Wednesday, July 12, 2017


A while back I joined the Sew Social weekend in Amsterdam, where I met a group of international sewing bloggers. As part of the program, we got to follow a screen printing workshop by Barbara of Bobbinhood.
As you know, I love to design prints and have used various techniques to print fabric, including freezer paper stenciling, using discharge paste and sunprinting. But screenprinting was a novel technique for me, and the workshop was a great introduction.
I arrived at the workshop with some blue-grey jersey that I had bought at the fabric market that same morning, and some printed photos of kingfishers, with the idea to use those as a design. But I changed my mind and went for puffins instead. As a child I once spent a whole day at a Norwegian cliff watching these funny birds (on the island Runde, to be precise), and I still vividly remember sitting on this grassy cliff with my family, with puffins all around us, flying off and on from the sea to their nests.
I figured that the characteristic shape of these birds could be captured in a relatively simple design, and I was really happy to see that this was indeed the case. It took me four hours of concentrated work (leaving hardly any time for a break or a chat with the other participants...), but at the end of the workshop I emerged from my concentration bubble with a nice 4-color print.
Next, the sewing. I made a Charlie polo (Zonen09), which is as simple to sew as a regular t-shirt, but looks just a bit more fancy. Plus it allowed me to let the colors of the print return in the collar and cuffs of the shirt.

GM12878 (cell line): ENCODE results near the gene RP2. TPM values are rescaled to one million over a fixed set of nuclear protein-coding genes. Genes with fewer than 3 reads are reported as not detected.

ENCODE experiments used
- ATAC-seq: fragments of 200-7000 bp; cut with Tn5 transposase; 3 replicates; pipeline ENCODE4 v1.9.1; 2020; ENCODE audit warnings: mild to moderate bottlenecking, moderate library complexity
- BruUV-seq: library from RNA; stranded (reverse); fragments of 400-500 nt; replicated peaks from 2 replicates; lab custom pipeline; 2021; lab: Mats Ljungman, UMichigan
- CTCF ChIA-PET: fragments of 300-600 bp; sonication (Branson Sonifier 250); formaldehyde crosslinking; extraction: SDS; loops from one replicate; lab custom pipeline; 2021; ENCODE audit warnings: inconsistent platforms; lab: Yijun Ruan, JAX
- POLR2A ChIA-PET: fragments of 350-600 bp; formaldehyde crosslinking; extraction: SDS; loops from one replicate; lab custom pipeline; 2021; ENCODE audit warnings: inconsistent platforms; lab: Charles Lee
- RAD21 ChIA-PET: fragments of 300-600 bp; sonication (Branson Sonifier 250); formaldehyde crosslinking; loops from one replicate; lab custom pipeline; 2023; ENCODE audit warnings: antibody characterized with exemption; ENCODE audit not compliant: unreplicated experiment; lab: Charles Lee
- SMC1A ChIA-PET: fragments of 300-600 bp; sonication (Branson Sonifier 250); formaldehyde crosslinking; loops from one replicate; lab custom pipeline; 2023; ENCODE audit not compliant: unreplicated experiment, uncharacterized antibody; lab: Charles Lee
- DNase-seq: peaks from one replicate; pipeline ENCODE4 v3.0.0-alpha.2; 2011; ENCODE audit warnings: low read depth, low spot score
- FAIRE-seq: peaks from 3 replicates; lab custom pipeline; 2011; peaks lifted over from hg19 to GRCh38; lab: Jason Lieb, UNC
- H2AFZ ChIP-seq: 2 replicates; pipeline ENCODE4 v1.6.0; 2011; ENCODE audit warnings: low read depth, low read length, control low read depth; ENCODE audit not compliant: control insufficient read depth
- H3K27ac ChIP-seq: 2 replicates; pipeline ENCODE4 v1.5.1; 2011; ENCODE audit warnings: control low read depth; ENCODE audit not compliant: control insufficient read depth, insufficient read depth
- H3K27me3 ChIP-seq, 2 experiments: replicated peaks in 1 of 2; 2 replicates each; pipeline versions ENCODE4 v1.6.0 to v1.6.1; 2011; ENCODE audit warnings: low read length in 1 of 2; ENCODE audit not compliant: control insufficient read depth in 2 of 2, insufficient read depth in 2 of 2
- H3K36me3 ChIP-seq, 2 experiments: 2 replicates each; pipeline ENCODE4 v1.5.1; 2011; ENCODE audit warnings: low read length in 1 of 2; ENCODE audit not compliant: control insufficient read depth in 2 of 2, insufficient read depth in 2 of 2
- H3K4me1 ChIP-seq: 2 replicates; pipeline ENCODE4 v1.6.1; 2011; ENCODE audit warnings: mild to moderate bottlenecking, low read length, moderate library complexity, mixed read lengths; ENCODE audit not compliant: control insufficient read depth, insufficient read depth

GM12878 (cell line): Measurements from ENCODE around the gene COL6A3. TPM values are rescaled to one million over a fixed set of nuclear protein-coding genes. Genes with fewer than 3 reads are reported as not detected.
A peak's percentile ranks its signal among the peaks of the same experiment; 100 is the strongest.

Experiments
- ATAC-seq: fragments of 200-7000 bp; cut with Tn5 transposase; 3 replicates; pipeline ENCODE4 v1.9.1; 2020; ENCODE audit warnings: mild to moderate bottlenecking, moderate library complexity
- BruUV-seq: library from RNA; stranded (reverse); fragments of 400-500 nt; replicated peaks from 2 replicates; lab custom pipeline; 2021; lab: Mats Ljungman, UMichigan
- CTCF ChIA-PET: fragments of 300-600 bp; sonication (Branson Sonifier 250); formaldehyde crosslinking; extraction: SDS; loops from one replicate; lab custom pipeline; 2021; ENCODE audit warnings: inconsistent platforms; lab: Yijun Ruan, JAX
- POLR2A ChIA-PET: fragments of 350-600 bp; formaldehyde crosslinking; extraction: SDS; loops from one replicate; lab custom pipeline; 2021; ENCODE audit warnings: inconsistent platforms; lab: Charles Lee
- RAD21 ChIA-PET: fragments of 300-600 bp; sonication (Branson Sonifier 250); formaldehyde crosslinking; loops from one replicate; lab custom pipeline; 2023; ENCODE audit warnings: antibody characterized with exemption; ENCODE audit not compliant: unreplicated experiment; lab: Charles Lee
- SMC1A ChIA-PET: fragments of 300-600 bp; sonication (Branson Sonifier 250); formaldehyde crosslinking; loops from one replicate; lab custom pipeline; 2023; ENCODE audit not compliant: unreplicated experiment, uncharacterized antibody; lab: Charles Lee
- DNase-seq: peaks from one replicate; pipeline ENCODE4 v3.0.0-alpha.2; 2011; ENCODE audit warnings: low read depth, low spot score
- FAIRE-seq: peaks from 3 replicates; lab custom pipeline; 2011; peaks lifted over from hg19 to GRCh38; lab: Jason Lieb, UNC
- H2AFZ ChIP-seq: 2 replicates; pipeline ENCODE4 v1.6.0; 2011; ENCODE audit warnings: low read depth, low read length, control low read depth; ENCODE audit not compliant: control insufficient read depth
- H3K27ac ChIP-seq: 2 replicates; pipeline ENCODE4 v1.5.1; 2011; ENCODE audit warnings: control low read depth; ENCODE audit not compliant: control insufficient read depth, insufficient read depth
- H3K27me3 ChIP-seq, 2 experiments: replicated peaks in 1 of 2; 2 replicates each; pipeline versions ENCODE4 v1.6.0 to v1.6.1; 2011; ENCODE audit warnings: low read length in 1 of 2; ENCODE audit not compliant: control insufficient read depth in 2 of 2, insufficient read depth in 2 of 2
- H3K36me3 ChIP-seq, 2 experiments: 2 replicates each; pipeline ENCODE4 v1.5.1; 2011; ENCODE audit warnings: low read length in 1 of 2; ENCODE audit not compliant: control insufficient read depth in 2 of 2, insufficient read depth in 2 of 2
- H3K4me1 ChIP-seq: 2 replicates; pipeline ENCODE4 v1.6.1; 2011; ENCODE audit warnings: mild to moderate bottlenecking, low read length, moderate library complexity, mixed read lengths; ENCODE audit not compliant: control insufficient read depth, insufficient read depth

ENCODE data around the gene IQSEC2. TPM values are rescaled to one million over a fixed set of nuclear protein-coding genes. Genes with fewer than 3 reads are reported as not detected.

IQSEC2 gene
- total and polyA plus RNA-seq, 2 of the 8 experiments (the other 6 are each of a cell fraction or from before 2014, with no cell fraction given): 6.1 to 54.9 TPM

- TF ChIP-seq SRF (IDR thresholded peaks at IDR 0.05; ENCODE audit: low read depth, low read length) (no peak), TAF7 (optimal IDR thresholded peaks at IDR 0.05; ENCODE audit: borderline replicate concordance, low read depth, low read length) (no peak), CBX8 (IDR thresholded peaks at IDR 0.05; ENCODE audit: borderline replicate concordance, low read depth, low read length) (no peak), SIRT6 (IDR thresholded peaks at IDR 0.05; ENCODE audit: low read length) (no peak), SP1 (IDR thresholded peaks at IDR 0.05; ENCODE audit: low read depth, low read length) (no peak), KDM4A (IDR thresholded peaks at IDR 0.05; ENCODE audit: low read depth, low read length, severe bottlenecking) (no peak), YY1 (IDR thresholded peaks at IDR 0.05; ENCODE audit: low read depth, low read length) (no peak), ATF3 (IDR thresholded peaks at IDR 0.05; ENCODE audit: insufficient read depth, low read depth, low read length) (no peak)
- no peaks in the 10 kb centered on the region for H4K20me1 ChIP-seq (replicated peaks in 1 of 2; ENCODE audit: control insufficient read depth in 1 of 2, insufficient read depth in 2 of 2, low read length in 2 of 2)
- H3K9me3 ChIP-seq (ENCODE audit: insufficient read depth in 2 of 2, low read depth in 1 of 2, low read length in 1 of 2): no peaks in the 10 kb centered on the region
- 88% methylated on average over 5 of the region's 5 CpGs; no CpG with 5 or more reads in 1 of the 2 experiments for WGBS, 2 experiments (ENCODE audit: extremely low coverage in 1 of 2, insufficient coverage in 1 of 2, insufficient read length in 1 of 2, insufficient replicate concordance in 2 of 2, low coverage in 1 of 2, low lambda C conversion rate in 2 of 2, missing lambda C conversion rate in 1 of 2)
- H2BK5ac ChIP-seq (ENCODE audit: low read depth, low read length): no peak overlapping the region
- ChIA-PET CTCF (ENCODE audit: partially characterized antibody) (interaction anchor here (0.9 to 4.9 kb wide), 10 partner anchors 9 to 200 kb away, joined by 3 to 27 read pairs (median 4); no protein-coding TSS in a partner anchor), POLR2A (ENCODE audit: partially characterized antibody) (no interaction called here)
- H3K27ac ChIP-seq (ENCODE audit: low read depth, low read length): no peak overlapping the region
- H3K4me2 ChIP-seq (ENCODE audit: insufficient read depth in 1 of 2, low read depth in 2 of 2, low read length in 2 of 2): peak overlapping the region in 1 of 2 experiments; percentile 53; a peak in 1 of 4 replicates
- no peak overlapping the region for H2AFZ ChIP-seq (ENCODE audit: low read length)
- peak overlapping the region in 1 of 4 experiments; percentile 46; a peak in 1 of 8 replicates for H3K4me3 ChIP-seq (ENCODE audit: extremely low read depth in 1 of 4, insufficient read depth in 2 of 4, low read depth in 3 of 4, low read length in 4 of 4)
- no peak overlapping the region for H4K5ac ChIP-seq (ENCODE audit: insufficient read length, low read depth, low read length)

I'm really happy with how it turned out. It's always fun to see your kids in one of your hand-made garments, but when the fabric design is yours as well, it's double the fun.

To see what the other participants made, head over to their blogs: Huisje Boompje Boefjes, Vera Luna, Inspinration, Dotta, Needle&Ted, Made by Toya, Craftstorming, As it seams, Fliegfederfrei, Miss Castelinhos, Compagnie M, Pienkel.

Thursday, February 23, 2017

Twig & Tale Upcycle Tour

As you may know, I love a good upcycle challenge. It's so rewarding to give old, worn-out clothes a new life, especially when you have worn these clothes with love. I bought these red corduroy pants when I was a student and used to wear them a lot, but some years ago I decided that it was time to move them to my stash pile.
They have been there for quite a while, waiting for the right moment to make their reappearance. And that moment finally came when I was asked to participate in the upcycle blog tour of Twig and Tale.
Twig and Tale is the New Zealand based pattern company of Lisa Spearman, who designs whimsical, nature-inspired, easy-to-sew children's clothes. In her pattern instructions she pays special attention to which materials are suitable to upcycle for the different parts of the garment.